Media giants: Telemundo and Univision are institutions—33 and 55 years old, respectively—whose similar programming philosophies focus on sports, news, entertainment, and of course, telenovelas. The staple genre of the telenovela is a type of soap opera, but limited in episodes so that they span a year or less. Prime-time is the standard home for new telenovelas, which sometimes air live, while reruns air in daytime.
How important are telenovelas to these programmers’ identities? In the late 1990s, amidst a rating decline, Telemundo drastically overhauled its prime-time lineup by moving telenovelas to mornings and replacing them with U.S.-produced sitcoms, dramas, game shows and movies. Its prime-time share of the Latino audience plunged to 8 percent while Univision’s skyrocketed to 91 percent. Its audience, instead of adapting to new programming, went to a place they knew they could get what they wanted. Telemundo tinkered with its audience’s sense of culture, either underestimating or overlooking the nuance at play. That programming experiment was short-lived.
In today’s television landscape, the barriers to entry to compete against these giants are enormous. However, with the opportunity so inviting, the traditional media giants have all swept in, with varying degrees of success.
Five short years ago, Fox co-launched MundoFox with RCN TV Group of Colombia. It appeared to make perfect sense, since in the 1980s the Fox Broadcasting Co. became the fourth major U.S. network, taking the establishment by storm in carving out its own unique niche. MundoFox executives sought the Fox mold to pour into its budding network. To set it apart from the competition, it would create American-style programming in Spanish. However, its mix of news, entertainment and action-oriented storylines didn’t appeal to viewers, despite an increase in production costs. Furthermore, the network did not air telenovelas in primetime.
The risky programming strategy didn’t speak to a specific audience and failed to attract viewers. In three shorts years, Fox pulled out of the partnership, the network was rebranded MundoMax, the entire news department was let go, and eight hours of infomercials played daily. In November 2016, the network shut down.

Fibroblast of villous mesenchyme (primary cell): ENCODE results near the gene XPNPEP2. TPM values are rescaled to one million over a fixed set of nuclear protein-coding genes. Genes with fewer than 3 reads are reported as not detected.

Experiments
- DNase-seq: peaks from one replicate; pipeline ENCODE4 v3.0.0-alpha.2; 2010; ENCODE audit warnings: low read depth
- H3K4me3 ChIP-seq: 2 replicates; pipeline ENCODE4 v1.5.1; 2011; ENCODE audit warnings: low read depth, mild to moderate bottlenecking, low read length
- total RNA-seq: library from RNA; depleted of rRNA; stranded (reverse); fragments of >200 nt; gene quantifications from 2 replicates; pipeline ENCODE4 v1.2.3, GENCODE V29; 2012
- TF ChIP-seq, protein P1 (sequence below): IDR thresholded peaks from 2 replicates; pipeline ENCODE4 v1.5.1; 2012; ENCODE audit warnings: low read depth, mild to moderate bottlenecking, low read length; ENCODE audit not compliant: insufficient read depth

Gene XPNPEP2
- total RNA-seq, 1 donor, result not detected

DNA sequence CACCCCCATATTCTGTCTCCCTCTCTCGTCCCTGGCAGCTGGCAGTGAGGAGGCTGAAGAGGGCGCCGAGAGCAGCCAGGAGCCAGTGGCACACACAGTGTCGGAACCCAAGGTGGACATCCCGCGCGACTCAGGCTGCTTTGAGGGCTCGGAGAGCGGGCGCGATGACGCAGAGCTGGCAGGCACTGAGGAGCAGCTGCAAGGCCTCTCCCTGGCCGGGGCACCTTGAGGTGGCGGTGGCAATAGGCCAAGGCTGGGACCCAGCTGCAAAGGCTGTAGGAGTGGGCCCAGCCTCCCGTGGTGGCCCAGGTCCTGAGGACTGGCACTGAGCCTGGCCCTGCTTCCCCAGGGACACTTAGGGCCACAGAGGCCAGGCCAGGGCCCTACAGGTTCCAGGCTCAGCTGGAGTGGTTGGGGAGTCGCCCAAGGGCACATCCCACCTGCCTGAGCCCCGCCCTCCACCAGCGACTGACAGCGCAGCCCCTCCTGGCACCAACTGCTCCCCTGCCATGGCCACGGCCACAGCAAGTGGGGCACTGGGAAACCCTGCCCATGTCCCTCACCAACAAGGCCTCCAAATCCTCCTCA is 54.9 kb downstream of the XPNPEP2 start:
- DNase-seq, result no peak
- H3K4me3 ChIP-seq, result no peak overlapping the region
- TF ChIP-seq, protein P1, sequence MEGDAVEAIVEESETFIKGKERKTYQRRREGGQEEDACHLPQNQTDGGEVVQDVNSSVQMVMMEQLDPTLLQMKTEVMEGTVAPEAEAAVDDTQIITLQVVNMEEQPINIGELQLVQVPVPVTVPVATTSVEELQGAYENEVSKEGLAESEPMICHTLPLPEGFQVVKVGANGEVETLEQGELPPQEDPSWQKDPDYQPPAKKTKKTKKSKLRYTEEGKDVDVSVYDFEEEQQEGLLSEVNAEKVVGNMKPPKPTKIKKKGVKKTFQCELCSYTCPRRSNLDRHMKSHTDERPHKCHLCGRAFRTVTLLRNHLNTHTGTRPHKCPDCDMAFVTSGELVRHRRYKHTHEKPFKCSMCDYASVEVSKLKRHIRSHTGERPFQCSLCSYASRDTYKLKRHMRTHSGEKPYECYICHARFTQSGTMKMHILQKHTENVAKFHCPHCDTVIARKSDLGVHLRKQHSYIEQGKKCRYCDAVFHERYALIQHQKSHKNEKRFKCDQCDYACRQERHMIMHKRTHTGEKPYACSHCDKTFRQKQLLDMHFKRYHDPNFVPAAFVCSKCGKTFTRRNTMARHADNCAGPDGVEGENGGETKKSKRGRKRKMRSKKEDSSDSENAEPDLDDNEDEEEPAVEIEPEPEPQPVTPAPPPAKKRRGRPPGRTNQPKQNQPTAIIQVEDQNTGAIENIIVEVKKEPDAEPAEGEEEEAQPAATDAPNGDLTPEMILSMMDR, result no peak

It’s questionable whether MundoFox knew exactly who it was targeting. In contrast, Telemundo knew its audience well, but took a risk anyway. In the end, Telemundo had built up enough equity with its audience to recover from its programming misstep; MundoFox did not have that luxury.
New Entrants: Estrella TV’s relentless focus on a single target audience—young, U.S.-born Hispanics—is driving a remarkable success story.
Established in 2009, the network’s original programming was a far cry from the telenovela, and the rapidly-growing Hispanic millennial consumer base came in droves. Competing against the pillars of Univision and Telemundo, Estrella TV—the only Hispanic-owned Spanish television network in the U.S.—understood the sensitivities at play and recognized it could do a better job of understanding and appealing to the Hispanic community. To fill that purpose, in 2014 Liberman Broadcasting, owner of Estrella TV, hired former Los Angeles mayor Antonio Villaraigosa as a senior advisor.
To ensure Estrella showcased content that fit its brand and vision, it launched its own production company, Fenomeno Studios, which created a dynamic, multi-platform content ecosystem. The goal of this grassroots operation was to feature up and coming talent with popular social media presences in millennial-focused content—music, DIY, lifestyle—on digital platforms with the intention of breeding this talent for television.
Estrella TV took cultural relevance and authenticity to a new level. The network’s dedication to understanding its audience underscores the network’s 20 percent year-over-year growth in Nielsen primetime ratings among millennials during the summer of 2016. That’s in sharp contrast to the double-digit ratings drop seen by some of the powerhouse networks over the same time (Telemundo: -12 percent, Univision: -16 percent, UniMas: -8 percent).
Estrella TV proved within the Hispanic media landscape that there was an alternate path to success. Understanding its core demographic and creating a programming strategy just for that audience were primary ingredients in its recipe for success.